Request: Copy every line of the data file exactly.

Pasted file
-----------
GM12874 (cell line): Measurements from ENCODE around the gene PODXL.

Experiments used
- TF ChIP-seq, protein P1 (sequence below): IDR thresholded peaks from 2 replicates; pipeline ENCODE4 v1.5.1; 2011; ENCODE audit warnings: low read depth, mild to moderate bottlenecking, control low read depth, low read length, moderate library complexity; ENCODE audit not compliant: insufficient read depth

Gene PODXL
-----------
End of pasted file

GM12874 (cell line): Measurements from ENCODE around the gene PODXL.

Experiments used
- TF ChIP-seq, protein P1 (sequence below): IDR thresholded peaks from 2 replicates; pipeline ENCODE4 v1.5.1; 2011; ENCODE audit warnings: low read depth, mild to moderate bottlenecking, control low read depth, low read length, moderate library complexity; ENCODE audit not compliant: insufficient read depth

Gene PODXL